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Election Delays Throw Budget Talks into Chaos

Election Delays Throw Budget Talks into Chaos 
By Charles Dervarics

The presidency is not the only uncertainty in government today. The federal education budget for 2001 is still unresolved, and all signs point to a stalemate that will last into December.
Republican congressional leaders in October backed away from a budget deal that would have increased federal allocations for Pell grants and K-12 education for the next fiscal year. Instead, they opted to wait until mid-November, when they would know the results of the presidential election.
With the Florida recount continuing, lawmakers decided to wait until Dec. 5 at the earliest to settle on a budget originally due Oct. 1.
As a result, funding remains uncertain for major student aid programs as well as aid for historically Black colleges and Hispanic-serving institutions. Such programs will continue to operate with temporary funding based on last year’s allotments.
College leaders were planning a major offensive in mid-November, placing an advertisement in a congressional newspaper emphasizing the need for a bipartisan budget agreement on education. The ad came from the Alliance for Student Aid, an organization that includes community college leaders, student groups and other leading higher education associations.
“I hope that they just keep doing their jobs,” says Corye Barbour, government relations director for the United States Student Association, an alliance member.
The possibility of continued partisan wrangling is a major concern for educators, particularly because they believed they were on the verge of achieving some major funding increases. In October, both sides agreed to what Barbour termed “historic” increases in education, including more money for Pell grants, Trio and GEAR UP college access programs.
For example, lobbyists say, the agreement that seemed set for approval in October would have increased the maximum Pell grant to $3,800 a year, a $500 increase and a jump far beyond earlier budget proposals by either the Republicans or the Democrats.
But negotiations broke down on issues unrelated to education, and both sides agreed to adjourn talks until after Nov. 7. Education and employment programs have temporary federal funds, but that authority ended in mid-November.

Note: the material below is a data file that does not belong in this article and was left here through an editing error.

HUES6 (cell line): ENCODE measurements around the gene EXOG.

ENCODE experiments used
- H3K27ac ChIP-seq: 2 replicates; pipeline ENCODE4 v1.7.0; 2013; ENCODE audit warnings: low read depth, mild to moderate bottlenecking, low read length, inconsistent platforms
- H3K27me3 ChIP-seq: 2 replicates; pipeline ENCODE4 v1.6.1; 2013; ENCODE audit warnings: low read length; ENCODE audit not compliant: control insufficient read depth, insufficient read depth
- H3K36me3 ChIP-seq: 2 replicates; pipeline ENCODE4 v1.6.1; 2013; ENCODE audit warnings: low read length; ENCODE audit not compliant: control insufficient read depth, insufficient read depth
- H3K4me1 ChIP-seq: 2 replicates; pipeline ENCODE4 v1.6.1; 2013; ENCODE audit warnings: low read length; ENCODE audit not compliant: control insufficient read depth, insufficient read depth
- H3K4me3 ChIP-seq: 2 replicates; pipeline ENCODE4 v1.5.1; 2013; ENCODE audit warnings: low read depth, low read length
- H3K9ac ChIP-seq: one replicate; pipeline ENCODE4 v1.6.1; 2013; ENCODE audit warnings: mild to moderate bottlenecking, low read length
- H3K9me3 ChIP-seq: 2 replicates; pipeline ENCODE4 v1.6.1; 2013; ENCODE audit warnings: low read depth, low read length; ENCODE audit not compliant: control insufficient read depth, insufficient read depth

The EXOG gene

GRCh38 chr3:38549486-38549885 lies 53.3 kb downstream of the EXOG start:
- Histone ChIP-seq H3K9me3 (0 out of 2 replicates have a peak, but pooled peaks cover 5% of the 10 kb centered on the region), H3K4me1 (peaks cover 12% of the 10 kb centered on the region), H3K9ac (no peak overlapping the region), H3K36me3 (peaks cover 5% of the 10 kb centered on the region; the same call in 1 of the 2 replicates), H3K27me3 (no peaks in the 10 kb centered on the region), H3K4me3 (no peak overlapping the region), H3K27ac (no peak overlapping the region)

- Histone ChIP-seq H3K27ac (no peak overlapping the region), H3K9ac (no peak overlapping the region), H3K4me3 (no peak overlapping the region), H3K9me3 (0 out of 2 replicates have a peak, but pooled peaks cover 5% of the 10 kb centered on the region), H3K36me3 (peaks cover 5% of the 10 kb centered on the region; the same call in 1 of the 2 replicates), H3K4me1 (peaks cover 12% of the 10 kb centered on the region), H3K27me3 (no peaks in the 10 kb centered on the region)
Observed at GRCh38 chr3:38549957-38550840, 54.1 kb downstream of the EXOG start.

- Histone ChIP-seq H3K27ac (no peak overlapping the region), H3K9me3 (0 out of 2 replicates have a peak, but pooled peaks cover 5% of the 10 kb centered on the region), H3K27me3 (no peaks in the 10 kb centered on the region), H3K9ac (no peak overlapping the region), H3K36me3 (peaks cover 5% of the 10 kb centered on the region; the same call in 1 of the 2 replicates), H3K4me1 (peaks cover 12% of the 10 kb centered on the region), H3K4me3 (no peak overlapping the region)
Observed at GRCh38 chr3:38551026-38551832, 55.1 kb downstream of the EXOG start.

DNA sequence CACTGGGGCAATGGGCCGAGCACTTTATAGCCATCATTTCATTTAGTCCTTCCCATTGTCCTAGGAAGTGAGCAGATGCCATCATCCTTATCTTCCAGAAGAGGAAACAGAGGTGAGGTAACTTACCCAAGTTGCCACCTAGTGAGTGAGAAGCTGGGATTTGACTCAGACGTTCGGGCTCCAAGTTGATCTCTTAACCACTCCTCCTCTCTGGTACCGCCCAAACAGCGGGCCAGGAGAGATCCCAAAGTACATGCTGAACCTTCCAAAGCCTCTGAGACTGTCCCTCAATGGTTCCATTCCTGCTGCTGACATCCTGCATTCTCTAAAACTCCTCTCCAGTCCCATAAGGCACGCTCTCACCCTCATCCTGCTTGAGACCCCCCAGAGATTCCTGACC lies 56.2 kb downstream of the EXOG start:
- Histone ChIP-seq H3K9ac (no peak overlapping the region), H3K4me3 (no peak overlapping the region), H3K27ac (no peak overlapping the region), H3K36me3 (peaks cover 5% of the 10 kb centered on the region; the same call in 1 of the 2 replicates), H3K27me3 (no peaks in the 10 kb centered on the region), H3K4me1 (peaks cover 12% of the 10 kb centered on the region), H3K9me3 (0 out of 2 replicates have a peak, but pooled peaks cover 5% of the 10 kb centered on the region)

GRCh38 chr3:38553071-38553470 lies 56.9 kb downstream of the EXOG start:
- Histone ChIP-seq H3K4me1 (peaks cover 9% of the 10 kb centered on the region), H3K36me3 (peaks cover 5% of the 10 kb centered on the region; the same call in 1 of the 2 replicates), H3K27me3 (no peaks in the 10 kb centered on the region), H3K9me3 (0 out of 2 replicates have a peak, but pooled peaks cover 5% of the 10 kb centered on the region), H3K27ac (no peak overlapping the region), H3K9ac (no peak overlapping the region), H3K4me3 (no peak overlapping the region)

Aides and lobbyists also had expected a healthy increase for minority-serving colleges in the budget deal. Already, the House and Senate were on record favoring moderate increases in the Higher Education Act Title III-B program for HBCUs as well as HEA funding for Hispanic-serving institutions.
Amid the turmoil, both on the budget and in the presidential race, educators are calling on Congress to negotiate remaining issues in good faith regardless of who takes over the White House on Jan. 20.
“We want to pick up where we left off, get it done and then get out of the way for the next administration,” says J. Noah Brown, federal relations director for the Association of Community College Trustees. “It’s people we’re talking about here. So let’s get the budget done.”
Two wild cards on the budget are Texas Republican Gov. George W. Bush, and House Majority Whip Tom DeLay, R-Texas, a conservative leader. Should he win the presidency, Bush may want input into the budget deliberations, lobbyists say. And DeLay has called for two more months of temporary spending — extending into January — so the next administration and Congress make the final call. At Black Issues press time, the presidential victor had not yet been decided.
So far, lack of a long-term education spending bill has not hurt colleges or students. But, Brown says, temporary spending that runs into 2001 could make it difficult for students and colleges to plan effectively for distribution of financial aid and other funds. 

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